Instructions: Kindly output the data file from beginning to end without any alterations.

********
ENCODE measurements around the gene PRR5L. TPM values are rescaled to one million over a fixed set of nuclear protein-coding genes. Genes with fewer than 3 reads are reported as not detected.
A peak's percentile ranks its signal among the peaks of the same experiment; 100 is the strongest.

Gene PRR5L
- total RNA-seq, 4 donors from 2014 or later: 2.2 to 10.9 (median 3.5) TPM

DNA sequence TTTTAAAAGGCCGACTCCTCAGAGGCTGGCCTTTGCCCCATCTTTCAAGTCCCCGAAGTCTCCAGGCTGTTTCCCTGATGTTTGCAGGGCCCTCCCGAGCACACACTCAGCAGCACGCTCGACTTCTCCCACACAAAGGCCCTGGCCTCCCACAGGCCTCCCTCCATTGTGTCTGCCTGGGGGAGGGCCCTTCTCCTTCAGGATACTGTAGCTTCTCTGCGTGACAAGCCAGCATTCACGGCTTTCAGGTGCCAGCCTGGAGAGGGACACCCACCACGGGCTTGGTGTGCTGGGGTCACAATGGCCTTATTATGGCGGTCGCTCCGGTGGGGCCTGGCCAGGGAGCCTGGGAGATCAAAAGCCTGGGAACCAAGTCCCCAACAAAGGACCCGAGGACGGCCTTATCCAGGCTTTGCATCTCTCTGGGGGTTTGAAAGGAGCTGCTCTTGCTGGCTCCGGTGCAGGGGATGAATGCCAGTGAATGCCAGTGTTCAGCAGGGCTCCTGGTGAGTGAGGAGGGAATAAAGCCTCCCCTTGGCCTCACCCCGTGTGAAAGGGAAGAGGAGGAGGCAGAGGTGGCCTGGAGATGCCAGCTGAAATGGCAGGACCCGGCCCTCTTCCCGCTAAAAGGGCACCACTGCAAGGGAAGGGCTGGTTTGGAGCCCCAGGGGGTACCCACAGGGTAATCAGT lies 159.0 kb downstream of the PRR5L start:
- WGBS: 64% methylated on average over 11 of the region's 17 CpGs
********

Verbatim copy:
ENCODE measurements around the gene PRR5L. TPM values are rescaled to one million over a fixed set of nuclear protein-coding genes. Genes with fewer than 3 reads are reported as not detected.
A peak's percentile ranks its signal among the peaks of the same experiment; 100 is the strongest.

Gene PRR5L
- total RNA-seq, 4 donors from 2014 or later: 2.2 to 10.9 (median 3.5) TPM

DNA sequence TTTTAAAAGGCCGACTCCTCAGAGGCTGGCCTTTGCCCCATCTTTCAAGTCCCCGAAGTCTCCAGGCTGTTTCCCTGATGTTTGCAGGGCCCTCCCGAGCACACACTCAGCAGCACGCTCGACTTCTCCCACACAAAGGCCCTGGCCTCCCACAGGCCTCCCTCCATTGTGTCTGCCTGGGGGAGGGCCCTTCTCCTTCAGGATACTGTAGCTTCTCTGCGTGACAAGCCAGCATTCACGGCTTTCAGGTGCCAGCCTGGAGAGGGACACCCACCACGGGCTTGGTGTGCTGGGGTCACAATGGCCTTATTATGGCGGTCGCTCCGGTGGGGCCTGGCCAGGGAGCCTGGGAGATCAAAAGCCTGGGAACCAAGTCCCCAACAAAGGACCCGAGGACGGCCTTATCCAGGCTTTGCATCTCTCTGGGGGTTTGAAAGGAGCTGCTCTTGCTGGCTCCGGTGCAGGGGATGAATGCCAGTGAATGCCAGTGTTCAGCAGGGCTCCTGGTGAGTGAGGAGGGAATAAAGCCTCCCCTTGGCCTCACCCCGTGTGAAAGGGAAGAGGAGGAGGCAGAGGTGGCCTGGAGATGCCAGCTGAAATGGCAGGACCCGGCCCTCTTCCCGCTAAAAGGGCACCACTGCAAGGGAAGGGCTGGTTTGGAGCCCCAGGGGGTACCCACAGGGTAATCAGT lies 159.0 kb downstream of the PRR5L start:
- WGBS: 64% methylated on average over 11 of the region's 17 CpGs